Tropical infectious diseases and the skin: Diagnostic and treatment updates since the WHO's integrated campaign against neglected tropical skin diseases
Introduction: The World Health Organization (WHO) initiated a unified effort to address skin‐related neglected tropical diseases (NTDs) in 2017. This effort increased attention and resources allocated toward decreasing the burden of tropical skin diseases. It emphasized an “integrated approach” to detect and treat multiple co‐existing NTDs at once. This article will outline new diagnostic tests, treatment options, and vaccine development for neglected tropical skin diseases since the initiative began.
Data Sources: A PubMed search of clinical trials, randomized controlled trials, systematic reviews, and meta‐analyses published since 2017 was performed.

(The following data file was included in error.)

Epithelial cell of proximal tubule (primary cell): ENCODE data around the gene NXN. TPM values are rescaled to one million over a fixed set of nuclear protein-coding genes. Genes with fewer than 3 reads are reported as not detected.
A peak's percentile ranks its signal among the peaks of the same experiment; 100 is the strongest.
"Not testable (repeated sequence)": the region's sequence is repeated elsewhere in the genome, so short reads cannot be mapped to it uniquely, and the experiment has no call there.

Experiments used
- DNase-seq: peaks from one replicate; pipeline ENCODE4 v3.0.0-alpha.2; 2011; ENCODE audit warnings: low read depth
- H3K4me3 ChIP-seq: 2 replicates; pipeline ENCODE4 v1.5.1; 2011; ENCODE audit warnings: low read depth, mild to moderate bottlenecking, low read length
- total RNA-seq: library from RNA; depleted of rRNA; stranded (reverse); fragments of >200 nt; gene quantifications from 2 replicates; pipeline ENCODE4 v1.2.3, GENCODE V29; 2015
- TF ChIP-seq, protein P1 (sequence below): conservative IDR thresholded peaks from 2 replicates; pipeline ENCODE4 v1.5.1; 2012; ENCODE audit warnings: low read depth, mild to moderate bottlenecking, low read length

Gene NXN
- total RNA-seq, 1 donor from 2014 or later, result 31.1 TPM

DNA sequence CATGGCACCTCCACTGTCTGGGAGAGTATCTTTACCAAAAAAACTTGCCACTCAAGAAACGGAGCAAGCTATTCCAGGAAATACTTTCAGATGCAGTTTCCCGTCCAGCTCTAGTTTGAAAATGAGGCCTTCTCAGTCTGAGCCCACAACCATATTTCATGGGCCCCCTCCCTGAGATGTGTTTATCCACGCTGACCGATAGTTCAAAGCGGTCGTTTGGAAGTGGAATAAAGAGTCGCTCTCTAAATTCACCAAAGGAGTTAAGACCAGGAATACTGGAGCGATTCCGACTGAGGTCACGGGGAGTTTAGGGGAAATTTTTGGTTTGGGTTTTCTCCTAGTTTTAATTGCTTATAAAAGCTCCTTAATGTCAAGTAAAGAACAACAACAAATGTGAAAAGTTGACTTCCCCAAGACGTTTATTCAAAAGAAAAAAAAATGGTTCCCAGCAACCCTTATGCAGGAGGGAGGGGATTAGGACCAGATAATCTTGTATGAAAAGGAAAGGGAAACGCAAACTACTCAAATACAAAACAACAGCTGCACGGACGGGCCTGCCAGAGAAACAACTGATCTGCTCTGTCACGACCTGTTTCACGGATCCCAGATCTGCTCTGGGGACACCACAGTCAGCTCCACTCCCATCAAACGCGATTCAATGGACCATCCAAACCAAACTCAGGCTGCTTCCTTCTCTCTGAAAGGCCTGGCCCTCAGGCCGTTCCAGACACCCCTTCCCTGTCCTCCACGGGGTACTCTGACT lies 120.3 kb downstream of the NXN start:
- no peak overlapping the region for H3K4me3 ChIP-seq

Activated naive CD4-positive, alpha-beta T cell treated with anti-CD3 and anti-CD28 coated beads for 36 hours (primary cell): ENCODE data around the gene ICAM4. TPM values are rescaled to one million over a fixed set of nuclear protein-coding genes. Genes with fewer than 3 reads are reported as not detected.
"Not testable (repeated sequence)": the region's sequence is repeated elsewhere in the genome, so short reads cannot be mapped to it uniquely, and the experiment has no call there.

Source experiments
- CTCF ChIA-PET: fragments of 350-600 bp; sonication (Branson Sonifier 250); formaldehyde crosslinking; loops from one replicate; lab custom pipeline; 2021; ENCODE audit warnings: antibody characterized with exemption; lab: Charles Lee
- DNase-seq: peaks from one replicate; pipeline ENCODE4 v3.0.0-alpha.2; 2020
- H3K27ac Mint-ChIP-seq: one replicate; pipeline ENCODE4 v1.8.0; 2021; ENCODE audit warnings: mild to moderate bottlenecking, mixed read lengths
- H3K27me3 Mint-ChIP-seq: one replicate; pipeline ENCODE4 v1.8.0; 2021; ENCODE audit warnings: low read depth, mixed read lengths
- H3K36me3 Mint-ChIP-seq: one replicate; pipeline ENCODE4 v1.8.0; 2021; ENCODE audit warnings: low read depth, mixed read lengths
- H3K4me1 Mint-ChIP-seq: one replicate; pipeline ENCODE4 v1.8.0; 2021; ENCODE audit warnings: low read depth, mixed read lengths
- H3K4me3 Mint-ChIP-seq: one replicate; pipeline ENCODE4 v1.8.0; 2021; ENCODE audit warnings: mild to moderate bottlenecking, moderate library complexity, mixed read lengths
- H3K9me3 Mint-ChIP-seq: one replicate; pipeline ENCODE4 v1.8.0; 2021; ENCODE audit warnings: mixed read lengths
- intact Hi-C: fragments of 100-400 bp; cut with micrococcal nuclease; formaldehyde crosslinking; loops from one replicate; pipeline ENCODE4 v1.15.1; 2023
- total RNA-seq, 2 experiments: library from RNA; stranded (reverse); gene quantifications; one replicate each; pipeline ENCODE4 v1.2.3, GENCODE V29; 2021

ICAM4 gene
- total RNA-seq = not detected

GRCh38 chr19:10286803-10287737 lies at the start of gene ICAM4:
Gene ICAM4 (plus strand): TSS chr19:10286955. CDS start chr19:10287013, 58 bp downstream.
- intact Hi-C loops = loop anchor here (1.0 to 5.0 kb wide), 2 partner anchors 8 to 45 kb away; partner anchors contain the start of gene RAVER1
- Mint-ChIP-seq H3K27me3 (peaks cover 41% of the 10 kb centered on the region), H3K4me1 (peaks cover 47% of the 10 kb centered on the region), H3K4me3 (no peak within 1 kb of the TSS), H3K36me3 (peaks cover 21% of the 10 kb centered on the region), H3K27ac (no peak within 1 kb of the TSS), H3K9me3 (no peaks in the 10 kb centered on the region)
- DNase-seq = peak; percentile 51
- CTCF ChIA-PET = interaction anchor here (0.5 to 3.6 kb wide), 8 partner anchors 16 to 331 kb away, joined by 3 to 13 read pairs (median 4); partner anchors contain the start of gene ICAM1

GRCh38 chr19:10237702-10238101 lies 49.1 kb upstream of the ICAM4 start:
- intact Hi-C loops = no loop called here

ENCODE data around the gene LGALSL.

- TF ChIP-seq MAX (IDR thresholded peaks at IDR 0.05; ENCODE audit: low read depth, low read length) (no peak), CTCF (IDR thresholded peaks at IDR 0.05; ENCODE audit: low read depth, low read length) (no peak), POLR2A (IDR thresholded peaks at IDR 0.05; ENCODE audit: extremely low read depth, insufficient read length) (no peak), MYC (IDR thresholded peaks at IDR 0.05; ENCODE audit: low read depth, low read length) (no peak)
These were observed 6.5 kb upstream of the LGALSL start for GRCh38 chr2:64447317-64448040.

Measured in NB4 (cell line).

Results: The WHO's initiative has already seen success, increasing the surveillance of leprosy and the distribution of treatment for yaws. It has encouraged the development of new point‐of‐care tests and better‐tolerated treatment options. It has also brought new challenges, with the rise of resistant organisms. Development of point‐of‐care DNA‐RNA‐based testing may improve drug resistance monitoring. New vaccines are needed for long‐term control of skin NTDs in areas with high transmission rates.